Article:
Celebrating Climate Week 3 – 9 March 2014

News from the Exmoor National Park Authority

Exmoor National Park Authority has, in recent years, looked closely at how it could become a “carbon neutral National Park”.

Evidence has shown that Exmoor’s woodlands and hedges are a huge and possibly undervalued source of woodfuel. In recent years a number of land owners have started to look at alternatives to oil, including wind power, photovoltaics and wood fuel. The National Park Authority is particularly interested in woodfuel because it encourages the management of traditional hedgebanks and broadleaved woodlands.

One such example of this renewed interest in woodfuel is the Edwards family at Westermill Farm, near Exford in the heart of the National Park (www.westermill.com) who were supported through the Carbon Neutral Exmoor project. Westermill is a 500 acre sheep and beef farm with holiday accommodation and a campsite.  The heating requirement for the site comprised a traditional Exmoor farmhouse, six holiday cottages and a wash house/shower block for the campsite. With the shower block using LPG, the farmhouse using oil and the holiday cottages using mains electricity the heating costs were high. A district heating scheme serving all these components has now been installed powered by a large 150 kWp Froling tx150 woodchip boiler.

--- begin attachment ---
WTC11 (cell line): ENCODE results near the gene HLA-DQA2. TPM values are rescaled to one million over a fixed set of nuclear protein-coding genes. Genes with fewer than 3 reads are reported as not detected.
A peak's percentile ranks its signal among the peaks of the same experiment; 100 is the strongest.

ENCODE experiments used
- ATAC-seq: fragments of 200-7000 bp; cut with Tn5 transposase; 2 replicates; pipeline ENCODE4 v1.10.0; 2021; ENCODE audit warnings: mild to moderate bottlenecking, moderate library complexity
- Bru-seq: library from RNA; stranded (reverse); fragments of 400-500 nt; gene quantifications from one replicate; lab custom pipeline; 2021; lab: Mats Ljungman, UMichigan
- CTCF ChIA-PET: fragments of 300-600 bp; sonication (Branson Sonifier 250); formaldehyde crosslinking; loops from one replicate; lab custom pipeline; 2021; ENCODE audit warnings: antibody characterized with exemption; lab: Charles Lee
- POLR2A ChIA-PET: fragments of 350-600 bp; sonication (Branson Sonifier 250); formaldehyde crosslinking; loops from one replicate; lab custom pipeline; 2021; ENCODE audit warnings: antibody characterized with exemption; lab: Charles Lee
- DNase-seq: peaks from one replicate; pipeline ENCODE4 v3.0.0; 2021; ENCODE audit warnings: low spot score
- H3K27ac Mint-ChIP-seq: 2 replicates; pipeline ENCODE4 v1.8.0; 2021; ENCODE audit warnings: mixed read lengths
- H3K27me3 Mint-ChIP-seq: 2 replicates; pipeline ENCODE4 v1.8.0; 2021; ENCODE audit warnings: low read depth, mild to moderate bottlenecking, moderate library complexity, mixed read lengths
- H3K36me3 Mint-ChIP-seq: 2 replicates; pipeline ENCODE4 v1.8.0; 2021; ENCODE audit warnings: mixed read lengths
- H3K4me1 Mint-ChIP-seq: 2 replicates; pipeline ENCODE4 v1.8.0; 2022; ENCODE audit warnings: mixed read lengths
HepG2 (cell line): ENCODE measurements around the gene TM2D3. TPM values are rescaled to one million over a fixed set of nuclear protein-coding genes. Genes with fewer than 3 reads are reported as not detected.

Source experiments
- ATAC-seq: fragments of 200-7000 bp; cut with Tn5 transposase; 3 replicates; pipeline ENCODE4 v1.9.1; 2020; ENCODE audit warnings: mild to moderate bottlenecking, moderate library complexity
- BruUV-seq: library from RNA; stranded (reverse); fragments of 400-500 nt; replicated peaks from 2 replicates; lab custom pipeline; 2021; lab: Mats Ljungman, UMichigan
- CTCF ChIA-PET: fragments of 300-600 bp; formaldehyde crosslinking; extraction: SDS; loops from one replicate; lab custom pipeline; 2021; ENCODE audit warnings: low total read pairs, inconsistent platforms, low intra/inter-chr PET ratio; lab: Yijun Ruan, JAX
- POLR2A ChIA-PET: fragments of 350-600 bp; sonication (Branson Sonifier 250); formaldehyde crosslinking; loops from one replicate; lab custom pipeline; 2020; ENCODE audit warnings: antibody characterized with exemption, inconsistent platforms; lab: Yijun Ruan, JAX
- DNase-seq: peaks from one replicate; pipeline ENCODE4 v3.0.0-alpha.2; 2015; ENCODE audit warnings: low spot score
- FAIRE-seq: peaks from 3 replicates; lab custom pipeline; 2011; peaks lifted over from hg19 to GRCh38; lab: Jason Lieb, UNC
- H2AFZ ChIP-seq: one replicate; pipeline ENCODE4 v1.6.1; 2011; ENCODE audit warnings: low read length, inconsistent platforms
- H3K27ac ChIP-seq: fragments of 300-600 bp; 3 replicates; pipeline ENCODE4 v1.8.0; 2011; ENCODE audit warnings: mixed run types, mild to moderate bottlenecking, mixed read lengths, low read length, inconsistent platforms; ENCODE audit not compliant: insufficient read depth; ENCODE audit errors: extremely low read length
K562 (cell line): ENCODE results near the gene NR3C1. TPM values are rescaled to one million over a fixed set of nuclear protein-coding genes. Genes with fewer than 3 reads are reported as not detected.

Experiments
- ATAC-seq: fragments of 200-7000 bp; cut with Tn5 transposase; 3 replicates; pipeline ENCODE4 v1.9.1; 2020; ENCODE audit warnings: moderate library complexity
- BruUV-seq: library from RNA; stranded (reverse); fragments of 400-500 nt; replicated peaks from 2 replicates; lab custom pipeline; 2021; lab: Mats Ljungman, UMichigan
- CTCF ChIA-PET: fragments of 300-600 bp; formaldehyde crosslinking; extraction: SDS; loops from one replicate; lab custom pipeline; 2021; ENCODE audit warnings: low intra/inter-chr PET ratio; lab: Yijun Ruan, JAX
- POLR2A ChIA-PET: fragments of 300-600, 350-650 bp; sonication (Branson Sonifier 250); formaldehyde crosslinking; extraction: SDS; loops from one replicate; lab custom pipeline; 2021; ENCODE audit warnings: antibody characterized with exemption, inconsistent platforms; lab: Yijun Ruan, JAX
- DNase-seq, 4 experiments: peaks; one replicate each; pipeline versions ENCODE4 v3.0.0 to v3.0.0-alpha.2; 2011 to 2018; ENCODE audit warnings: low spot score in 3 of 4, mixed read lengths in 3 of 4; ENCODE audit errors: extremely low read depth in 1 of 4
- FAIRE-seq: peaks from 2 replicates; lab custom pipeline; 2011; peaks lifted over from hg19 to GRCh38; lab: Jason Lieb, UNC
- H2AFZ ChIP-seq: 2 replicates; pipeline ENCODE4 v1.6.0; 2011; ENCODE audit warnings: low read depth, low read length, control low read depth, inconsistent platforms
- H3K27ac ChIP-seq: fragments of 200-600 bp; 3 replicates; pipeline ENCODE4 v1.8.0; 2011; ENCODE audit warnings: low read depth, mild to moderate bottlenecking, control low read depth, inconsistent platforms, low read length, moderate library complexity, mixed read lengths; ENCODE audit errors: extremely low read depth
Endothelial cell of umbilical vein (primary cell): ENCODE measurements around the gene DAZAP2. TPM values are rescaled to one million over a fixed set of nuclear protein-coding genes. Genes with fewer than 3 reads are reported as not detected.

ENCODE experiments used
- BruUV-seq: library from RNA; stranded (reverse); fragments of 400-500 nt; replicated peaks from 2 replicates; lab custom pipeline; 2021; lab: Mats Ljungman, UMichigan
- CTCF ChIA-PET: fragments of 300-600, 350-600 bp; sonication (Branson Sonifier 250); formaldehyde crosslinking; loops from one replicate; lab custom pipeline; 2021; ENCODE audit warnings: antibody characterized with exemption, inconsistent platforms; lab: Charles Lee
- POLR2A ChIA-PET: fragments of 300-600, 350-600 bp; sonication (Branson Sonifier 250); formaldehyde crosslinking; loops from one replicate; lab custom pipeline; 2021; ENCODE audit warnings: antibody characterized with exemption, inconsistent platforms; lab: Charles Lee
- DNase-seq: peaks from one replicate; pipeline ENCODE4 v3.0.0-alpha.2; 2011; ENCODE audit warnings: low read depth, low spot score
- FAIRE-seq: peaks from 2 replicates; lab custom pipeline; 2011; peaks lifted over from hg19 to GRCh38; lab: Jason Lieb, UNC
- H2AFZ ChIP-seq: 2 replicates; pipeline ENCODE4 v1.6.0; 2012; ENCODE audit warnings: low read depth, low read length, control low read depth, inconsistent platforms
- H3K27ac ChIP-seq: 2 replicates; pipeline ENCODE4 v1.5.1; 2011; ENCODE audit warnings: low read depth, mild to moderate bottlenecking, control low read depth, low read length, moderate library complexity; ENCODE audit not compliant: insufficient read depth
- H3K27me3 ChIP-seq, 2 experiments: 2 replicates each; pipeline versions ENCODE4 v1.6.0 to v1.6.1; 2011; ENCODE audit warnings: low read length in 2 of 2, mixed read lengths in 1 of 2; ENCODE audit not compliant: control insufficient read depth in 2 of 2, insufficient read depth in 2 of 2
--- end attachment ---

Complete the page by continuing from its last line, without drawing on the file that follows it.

The farm had already been planting shelter belts with trees for the last 50 or so years. These trees are now maturing allowing for approximately 200 trees to be felled and chipped a year with harvesting and planting continuing at the same rate annually. The farm also invested in planting 18,500 new trees with support from the National Park Authority and Forestry Commission 7 years ago and now plans to introduce a coppice programme to provide further woodfuel.

Oliver Edwards commented “It’s really a win-win situation. We gain heat in a sustainable and cost effective way whilst benefiting the farm and wildlife too. The project also benefits the local economy – all the contractors and suppliers we used were local to the area. We’re now looking to secure funding for our own chipper to maximise cost savings, fuel security and lower transport emissions.”

Given the high and relatively consistent demand on the site, wood fuel is already proving to be a good solution. Even with initial high costs, the return on investment looks promising once the Renewable Heat Incentive is secured, coupled with fuels costs estimated to be reduced by over 50%. It is estimated the installation will save around 125 tonnes of CO2 per annum.

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